Jewish World Review Oct. 28, 2004 / 13 Mar-Cheshvan 5765

Dan Abrams

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Why the battle over the 9/11 Commission's recommended changes represent politics at its worst | The 9/11 Commission, five prominent Democrats, five prominent Republicans, spent months interviewing all the relevant players from President Bush to President Clinton. The goal? To assess what happened on 9/11 and why and most importantly, recommend changes to prevent it from happening again. They battled over words where Republicans tried to defend the president and Democrats doing the same for former President Clinton.

But in the end, they came up with a 585-page unanimous report. I promised if they were unanimous, I would defend it. Now a bi-partisan Senate bill incorporated many of the commission's suggestions, including a new position of intelligence director who would control almost all the budgets for the institutions that report to him or her. That would include Defense Department intelligence gathering agencies. The House wants to keep the status quo alive with the defense secretary retaining budgetary control. The House has also slipped in controversial measures about immigration and law enforcement. It sure feels like the House leaders just don't want to make the necessary changes that the 9/11 commission sort of suggested.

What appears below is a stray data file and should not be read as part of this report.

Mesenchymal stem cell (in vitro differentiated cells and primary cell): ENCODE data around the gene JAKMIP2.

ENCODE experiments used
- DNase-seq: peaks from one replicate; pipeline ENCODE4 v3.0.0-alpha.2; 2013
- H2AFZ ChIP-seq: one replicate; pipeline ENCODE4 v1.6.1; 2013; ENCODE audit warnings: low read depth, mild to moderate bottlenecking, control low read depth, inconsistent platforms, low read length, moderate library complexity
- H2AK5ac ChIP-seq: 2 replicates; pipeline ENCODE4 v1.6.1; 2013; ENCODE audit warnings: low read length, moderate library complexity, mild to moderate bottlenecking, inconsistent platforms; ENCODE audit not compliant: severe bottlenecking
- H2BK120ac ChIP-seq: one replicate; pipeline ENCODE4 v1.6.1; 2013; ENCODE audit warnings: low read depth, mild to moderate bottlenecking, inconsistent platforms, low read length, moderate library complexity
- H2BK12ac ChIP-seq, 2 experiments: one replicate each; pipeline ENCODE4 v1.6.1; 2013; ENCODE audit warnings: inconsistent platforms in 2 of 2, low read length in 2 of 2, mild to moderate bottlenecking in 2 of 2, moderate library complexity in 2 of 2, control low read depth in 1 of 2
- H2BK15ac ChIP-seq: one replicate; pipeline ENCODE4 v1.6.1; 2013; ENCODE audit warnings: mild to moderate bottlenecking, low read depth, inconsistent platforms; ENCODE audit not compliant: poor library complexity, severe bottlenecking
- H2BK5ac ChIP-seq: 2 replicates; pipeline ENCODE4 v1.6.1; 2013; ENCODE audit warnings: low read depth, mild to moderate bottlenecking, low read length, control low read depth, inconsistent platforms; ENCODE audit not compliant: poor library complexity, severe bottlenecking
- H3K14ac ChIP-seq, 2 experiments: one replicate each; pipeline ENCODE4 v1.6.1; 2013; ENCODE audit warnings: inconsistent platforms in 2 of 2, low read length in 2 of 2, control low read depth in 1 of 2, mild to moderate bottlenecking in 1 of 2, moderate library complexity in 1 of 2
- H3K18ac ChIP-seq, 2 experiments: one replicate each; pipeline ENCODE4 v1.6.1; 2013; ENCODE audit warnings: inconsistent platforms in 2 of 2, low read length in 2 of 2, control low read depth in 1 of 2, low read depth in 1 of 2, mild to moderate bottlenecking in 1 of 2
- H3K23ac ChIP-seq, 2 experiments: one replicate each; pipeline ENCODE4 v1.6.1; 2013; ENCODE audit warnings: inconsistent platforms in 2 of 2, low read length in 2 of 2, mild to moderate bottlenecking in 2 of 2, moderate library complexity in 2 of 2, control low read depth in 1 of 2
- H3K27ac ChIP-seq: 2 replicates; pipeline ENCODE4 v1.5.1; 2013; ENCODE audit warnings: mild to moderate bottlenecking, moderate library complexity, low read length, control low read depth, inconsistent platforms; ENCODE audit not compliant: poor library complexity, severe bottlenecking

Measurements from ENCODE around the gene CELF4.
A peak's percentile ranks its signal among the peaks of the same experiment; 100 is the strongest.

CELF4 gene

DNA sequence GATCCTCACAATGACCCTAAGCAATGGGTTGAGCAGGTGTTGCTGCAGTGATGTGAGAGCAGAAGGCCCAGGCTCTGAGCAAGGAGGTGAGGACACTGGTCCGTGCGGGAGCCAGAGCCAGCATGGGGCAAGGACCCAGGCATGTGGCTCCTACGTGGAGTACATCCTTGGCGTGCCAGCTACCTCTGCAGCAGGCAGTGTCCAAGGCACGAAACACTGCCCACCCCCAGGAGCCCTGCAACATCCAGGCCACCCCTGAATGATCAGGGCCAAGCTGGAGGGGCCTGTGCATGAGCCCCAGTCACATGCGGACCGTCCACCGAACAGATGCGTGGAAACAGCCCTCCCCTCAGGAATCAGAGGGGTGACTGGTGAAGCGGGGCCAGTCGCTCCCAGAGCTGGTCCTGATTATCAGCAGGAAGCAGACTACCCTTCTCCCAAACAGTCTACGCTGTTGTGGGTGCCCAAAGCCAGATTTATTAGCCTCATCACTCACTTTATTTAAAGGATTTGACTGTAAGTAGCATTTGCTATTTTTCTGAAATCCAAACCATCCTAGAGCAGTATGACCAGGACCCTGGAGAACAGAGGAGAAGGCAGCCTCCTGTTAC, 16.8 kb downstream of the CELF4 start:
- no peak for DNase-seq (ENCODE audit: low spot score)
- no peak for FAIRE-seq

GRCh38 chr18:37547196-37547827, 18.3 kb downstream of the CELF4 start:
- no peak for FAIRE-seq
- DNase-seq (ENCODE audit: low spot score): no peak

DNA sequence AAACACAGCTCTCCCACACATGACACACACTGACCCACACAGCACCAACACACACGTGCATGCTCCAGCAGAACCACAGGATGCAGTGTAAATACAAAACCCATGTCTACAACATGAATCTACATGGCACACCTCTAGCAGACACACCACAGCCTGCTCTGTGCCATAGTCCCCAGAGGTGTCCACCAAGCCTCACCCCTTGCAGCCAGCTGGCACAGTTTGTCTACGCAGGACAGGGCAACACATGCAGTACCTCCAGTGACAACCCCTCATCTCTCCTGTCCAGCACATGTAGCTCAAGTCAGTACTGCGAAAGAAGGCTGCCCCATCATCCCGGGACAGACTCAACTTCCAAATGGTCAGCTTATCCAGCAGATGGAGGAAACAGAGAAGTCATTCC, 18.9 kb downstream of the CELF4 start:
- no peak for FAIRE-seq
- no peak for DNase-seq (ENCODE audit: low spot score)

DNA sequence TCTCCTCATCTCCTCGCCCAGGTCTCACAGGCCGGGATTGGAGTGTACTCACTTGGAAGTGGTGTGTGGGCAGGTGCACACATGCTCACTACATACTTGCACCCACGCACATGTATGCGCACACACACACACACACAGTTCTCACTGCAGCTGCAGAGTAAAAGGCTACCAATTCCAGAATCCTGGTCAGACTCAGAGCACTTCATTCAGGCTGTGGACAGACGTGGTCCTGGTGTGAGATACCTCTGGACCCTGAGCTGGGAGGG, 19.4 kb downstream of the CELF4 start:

They compromised. The Senate compromised. The White House, which initially did not want the commission at all, compromised. But now the partisans in the House are trying to wipe away all that hard work by slipping in controversial provisions that will kill the bill and weaken any proposed changes. Leaders of the commission are now warning that lawmakers should be held partially responsible if another terror attack occurs before Congress restructures our nation's intelligence gathering operation.

They're right. It's easy to say we need to make changes, but it's a lot harder to do it. The 9/11 Commission was able to deal with the partisan split on their commission. Now it's the House's turn to finally put politics aside and make the tough choices.

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JWR contributor Dan Abrams anchors “The Abrams Report,” Monday through Friday from 9-10 p.m. ET on MSNBC TV. He also covers legal stories for “NBC Nightly News with Tom Brokaw,” “Today” and “Dateline NBC.” To visit his website, click here. Comment by clicking here.



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